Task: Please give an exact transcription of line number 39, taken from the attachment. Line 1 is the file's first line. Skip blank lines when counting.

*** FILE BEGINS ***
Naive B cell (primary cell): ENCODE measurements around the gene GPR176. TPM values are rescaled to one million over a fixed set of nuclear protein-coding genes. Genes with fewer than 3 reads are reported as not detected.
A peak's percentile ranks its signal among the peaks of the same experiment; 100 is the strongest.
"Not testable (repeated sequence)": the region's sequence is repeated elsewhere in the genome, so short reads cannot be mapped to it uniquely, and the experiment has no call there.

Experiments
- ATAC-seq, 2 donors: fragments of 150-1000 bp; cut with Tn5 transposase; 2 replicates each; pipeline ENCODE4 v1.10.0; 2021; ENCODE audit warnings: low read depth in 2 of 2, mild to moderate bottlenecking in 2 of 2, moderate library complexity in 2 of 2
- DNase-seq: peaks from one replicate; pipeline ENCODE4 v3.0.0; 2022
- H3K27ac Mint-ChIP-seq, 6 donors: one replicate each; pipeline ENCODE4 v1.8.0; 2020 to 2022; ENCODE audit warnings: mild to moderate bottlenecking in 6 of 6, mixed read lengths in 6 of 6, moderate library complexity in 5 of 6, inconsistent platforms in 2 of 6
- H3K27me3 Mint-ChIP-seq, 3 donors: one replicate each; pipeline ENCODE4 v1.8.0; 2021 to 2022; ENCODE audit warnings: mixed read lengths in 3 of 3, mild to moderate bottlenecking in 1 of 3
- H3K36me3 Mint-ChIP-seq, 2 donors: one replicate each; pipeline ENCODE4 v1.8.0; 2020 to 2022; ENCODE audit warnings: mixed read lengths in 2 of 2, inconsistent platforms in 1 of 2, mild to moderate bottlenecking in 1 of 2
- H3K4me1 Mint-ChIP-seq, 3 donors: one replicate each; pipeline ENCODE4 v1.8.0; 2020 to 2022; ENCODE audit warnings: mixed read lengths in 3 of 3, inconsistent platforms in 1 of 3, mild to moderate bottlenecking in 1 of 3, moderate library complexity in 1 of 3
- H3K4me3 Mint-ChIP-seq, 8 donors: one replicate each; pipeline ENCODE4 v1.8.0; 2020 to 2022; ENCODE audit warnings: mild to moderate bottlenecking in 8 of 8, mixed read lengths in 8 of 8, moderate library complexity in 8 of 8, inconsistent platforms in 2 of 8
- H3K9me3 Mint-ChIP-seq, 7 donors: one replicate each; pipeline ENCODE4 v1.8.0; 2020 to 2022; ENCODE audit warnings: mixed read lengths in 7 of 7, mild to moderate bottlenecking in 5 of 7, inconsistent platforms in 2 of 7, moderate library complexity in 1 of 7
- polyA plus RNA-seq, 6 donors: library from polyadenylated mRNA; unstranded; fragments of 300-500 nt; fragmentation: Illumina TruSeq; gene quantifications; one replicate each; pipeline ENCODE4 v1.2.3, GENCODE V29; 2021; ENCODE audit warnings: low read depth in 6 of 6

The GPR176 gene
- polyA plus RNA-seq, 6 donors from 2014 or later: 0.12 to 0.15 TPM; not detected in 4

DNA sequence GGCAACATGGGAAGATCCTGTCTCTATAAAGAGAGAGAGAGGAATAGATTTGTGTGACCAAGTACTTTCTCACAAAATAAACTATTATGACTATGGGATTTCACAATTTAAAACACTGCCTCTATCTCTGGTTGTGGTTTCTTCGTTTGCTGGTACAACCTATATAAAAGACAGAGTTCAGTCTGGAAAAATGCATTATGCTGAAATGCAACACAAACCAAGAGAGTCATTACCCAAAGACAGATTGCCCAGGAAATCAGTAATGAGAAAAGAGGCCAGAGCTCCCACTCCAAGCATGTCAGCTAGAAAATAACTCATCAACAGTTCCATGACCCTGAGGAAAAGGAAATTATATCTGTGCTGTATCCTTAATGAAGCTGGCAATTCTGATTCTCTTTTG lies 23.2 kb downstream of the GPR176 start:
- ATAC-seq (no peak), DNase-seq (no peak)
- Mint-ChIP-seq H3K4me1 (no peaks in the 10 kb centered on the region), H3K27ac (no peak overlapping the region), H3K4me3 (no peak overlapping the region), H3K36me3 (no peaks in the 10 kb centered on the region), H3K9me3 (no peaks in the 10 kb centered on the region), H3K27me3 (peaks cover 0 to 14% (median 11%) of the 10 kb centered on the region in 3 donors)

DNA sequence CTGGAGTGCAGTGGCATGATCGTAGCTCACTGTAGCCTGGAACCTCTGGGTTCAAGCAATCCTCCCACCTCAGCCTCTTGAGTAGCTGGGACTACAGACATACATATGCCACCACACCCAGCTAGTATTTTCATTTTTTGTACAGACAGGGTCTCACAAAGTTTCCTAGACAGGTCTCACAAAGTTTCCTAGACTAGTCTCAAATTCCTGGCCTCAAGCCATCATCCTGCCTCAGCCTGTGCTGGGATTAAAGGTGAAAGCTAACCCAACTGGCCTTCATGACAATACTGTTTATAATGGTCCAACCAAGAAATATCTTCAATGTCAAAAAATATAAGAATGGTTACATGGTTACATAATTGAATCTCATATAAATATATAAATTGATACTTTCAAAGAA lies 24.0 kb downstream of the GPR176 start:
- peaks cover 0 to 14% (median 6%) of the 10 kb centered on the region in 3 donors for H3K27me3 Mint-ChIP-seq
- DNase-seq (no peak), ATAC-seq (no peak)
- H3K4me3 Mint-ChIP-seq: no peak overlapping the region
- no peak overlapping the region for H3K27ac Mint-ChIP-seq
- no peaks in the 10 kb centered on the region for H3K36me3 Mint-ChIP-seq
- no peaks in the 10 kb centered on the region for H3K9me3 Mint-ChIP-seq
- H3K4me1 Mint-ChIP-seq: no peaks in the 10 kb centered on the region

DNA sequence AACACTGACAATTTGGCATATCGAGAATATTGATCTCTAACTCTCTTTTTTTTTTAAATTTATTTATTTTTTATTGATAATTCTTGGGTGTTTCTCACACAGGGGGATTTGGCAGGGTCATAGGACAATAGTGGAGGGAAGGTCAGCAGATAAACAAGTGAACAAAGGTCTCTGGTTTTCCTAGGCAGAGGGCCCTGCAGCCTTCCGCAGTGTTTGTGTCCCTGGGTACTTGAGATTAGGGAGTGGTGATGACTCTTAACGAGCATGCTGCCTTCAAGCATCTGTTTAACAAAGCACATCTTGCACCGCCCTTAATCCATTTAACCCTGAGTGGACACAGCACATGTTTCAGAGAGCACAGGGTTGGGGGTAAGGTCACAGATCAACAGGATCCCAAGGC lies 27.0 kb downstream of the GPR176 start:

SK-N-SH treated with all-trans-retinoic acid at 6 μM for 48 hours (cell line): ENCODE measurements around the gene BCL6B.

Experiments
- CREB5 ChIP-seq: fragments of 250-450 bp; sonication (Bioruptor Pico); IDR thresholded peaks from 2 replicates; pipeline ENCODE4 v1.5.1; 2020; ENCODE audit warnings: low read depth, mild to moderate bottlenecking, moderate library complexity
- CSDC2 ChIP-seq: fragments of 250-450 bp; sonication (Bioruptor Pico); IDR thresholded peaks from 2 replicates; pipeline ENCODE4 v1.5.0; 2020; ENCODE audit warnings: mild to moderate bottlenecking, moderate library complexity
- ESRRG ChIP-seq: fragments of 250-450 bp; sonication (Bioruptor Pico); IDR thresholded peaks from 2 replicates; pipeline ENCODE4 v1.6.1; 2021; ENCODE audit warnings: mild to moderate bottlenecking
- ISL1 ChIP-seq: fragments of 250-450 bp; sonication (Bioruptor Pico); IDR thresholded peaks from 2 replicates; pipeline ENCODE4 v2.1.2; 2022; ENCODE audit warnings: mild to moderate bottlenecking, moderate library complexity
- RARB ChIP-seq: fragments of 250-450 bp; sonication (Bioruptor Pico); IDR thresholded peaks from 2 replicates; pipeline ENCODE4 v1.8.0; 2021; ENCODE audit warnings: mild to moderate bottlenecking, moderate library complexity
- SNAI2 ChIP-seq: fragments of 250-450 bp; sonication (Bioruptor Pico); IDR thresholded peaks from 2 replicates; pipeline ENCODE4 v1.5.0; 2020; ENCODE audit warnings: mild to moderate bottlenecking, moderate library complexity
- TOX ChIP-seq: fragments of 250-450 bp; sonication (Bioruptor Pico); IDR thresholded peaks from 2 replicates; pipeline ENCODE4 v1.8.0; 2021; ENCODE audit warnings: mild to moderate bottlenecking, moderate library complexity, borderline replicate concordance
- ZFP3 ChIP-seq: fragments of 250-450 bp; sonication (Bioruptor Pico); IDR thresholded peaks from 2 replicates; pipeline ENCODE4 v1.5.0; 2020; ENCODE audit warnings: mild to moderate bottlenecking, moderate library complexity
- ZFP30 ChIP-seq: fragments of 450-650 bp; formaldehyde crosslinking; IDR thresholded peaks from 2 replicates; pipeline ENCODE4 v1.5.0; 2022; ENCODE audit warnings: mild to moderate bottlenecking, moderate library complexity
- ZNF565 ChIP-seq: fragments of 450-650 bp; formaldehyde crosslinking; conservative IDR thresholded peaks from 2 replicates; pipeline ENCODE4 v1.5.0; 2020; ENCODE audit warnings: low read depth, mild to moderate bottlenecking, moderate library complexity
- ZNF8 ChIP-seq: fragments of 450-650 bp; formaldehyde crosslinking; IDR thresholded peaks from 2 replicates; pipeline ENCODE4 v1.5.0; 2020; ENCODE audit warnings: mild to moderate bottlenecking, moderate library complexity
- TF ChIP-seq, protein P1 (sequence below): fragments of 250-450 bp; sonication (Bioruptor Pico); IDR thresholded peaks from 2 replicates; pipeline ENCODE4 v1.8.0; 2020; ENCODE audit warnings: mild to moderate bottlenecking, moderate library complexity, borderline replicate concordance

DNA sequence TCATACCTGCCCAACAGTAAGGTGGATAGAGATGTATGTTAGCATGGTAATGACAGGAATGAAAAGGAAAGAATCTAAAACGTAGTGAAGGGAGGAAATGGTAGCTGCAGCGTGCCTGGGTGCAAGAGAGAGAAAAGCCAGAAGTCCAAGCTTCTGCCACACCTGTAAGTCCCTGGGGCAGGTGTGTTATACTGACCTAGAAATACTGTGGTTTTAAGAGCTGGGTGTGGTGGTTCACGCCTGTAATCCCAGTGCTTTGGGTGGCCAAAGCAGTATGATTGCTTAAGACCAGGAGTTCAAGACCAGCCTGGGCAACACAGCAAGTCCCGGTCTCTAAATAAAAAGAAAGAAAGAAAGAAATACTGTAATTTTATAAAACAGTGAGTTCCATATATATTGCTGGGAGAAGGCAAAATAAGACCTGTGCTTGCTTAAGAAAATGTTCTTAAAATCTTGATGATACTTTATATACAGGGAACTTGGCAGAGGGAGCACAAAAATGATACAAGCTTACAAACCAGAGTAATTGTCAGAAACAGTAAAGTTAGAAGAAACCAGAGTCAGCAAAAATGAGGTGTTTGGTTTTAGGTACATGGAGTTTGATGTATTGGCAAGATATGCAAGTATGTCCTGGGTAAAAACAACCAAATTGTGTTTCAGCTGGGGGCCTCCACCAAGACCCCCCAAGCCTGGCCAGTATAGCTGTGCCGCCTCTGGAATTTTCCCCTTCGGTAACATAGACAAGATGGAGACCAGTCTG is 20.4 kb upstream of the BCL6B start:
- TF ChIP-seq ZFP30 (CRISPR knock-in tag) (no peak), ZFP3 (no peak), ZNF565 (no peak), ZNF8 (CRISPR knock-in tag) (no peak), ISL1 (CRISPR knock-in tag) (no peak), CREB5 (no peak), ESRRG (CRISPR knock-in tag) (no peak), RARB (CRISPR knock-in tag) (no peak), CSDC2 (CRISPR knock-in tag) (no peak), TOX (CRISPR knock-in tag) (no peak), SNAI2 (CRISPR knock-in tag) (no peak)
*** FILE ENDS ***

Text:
- ZNF565 ChIP-seq: fragments of 450-650 bp; formaldehyde crosslinking; conservative IDR thresholded peaks from 2 replicates; pipeline ENCODE4 v1.5.0; 2020; ENCODE audit warnings: low read depth, mild to moderate bottlenecking, moderate library complexity